Copyright 1995 by William E. Campbell 

Have you ever seen a device or a program designed to correct a dog behavior problem that explained how smart dogs are and how they think? Most plans or gadgets enable owners, literally, to declare war on their hapless pets. Little or no concern is afforded to what the dogs happen to think about them. In fact, the implication is that dogs don’t think at all … either they just react to external stimuli like robots , or respond according to genetically controlled “drives.” Dogs are rarely credited with the ability to solve a problem mentally; to analyze a situation; imagine ways to manipulate or control it, then take a pre-planned course of action toward a goal that was preconceived in the dog’s mind. In short, the dog is considered a real dummy, then treated like a dummy. But this concept is not correct. Dogs are smart. They can, and usually do, think rings around their owners. And they can do it because most owners have never learned how to think like a dog. …..We all wonder now and then what our dog is thinking. If we wonder aloud, perhaps when mealtime is approaching and the dog is looking expectantly at us, we might say something like, “I’ll bet Tippy’s thinking, ‘When is my dinner going to be ready?’ ” In all likelihood, Tippy isn’t originating any thoughts about ‘when dinner will be ready.’ It is more likely Tippy is imagining (or ‘imaging’ in his mind) the words and movements you usually say and perform before getting his dinner; something like, “You want dinner, Tippy?” All that tail wagging and those pleading eyes are aimed at stimulating you to say it.

But, an inability to originate thoughts in a spoken language does not make dogs unintelligent. Even people don’t actively think in a spoken language unless they actively ‘speak’ it. For instance, during a short vacation to Japan, if you don’t already speak the language, you’ll probably pick up the meaning of a few words. After a few natives look at you in the morning and say “Ohio,” you may eventually learn that they’re not curious about where you’re from, but are wishing you a “Good Morning.” Still, you won’t think in Japanese unless you live there a few months and actively speak it. Even a pet Akita will never learn to speak or think in the native lingo because their voice boxes, tongues and lips cannot formulate the sounds of Japanese … or English, or French, etc, etc. The limit of our dog’s language-learning is the meaning of the sounds of certain words. Luckily, dogs are quick to learn the sounds that are important to them.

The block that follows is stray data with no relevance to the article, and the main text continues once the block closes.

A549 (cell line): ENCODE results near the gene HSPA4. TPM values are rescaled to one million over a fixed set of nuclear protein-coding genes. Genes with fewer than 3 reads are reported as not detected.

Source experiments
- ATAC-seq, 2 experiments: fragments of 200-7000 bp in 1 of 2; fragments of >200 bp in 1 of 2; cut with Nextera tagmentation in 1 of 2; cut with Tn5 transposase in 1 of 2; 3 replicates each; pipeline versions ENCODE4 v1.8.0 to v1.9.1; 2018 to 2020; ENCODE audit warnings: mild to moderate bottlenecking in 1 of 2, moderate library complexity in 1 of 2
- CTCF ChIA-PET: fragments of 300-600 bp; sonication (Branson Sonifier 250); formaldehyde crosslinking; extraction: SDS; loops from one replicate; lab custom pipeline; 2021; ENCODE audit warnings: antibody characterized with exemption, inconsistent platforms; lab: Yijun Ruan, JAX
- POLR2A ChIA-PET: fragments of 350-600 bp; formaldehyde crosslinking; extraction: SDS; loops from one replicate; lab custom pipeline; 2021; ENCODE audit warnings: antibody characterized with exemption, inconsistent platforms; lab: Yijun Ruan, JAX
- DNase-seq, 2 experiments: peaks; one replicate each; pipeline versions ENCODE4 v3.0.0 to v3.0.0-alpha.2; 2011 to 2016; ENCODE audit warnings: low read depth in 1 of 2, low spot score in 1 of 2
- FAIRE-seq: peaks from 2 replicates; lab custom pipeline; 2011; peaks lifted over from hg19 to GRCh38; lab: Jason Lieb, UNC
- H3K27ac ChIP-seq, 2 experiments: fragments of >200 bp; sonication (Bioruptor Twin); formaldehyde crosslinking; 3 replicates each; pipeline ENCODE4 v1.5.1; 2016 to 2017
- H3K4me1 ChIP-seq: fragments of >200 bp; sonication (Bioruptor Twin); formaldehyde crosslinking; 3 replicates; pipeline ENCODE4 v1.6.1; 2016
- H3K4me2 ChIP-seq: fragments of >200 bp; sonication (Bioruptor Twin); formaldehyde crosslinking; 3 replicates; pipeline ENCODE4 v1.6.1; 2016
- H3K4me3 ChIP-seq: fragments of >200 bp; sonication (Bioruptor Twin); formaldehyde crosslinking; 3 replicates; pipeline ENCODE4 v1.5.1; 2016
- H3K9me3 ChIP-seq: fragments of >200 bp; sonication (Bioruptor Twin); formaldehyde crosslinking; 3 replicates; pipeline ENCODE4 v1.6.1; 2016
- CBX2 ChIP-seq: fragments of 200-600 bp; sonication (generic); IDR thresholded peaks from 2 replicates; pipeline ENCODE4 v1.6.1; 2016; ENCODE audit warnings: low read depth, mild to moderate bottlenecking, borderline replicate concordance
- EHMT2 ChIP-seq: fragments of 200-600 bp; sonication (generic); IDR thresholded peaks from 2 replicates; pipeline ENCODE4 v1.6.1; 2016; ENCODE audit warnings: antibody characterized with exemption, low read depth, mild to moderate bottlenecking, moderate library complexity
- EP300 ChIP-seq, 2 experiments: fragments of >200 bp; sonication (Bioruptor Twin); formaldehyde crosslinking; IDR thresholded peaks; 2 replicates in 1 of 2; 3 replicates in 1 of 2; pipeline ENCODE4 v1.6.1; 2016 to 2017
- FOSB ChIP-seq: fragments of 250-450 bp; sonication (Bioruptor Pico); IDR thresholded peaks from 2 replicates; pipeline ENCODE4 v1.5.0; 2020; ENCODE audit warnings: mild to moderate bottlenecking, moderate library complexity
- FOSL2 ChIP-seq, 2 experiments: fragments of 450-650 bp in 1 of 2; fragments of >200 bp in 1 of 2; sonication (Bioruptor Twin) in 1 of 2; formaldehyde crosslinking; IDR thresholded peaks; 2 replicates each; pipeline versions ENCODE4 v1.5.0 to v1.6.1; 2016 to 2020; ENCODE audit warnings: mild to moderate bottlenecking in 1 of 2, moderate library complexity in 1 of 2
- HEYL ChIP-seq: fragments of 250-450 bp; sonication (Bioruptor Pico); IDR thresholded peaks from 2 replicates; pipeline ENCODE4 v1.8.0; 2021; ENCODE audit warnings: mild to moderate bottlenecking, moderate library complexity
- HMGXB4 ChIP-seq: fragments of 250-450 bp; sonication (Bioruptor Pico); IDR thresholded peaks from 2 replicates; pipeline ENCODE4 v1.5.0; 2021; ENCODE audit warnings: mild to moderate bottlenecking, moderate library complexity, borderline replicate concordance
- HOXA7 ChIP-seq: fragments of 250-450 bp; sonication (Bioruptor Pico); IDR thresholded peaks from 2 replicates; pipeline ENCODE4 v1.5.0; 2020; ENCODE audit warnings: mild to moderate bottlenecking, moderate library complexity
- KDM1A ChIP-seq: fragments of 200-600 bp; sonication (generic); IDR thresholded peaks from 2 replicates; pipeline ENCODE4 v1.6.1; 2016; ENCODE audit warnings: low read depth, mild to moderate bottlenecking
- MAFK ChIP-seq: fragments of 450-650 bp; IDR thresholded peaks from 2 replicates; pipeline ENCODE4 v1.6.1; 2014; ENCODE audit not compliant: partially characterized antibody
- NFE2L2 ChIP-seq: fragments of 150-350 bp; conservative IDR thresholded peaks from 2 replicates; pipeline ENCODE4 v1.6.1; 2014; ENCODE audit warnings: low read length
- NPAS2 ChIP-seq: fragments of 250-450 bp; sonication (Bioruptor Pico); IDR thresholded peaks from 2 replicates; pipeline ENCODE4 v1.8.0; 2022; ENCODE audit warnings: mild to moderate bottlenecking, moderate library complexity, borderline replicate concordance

With this in mind, when Tippy is prodding us about serving dinner, we’d be wise to discard ideas about complete sentences being originated and thought about, and replace them with the non-language concept of mental images. To illustrate this further; when most Tippys are asking for dinner they actually look from their owners toward the place where it is served, generally the kitchen.  Before going on with dogs, let us consider some facets of our own ‘mind’s eye,’ as suggested by Konorski. Imagine we have a date to meet a loved one at a busy restaurant. We get there on time and sit at a table near the door. Fifteen minutes go by, but no friend arrives. We begin to wonder if they are coming at all. We start watching people approach the door. Pretty soon, people with similar features almost cause us to call out to them. The more concerned and anxious we become, the more apt we are to mistake strangers for our friend. When he or she finally arrives, the pleasure and relief we feel is often mixed with mild displeasure. We are ambivalent … we have mixed emotions about meeting them in the future.

Almost everyone has mental imagery. Often, just the thought of a loved one conjures up their image. This can apply to sounds, as well. Think about your favorite musical piece and your can often hear it in your ‘mind’s ear.’ These are positive images. They are emotionally pleasant. At the other end of the scale, recalling a terrifying experience can not only create its images, but sometime even make us shudder. This is an example of negative, emotionally unpleasant images.

So it is with our dogs. When we are late getting home, or if they over-miss us because we spoil them with attention and petting every time they demand it, they very likely worry in images, too. They may well recall images of us and our activities, such as fluffing the pillows on the sofa, putting away record albums, handling magazines and books, putting on shoes just before leaving, sitting in a favorite armchair, etc. As a result of this, they often engage in activities which involve them with these images: Pillows wind up on the floor, albums or magazines are moved or chewed, a chair seat gets dug up, shoes are brought out of the closet. If they can’t have us there, they try to interact with things that symbolize us.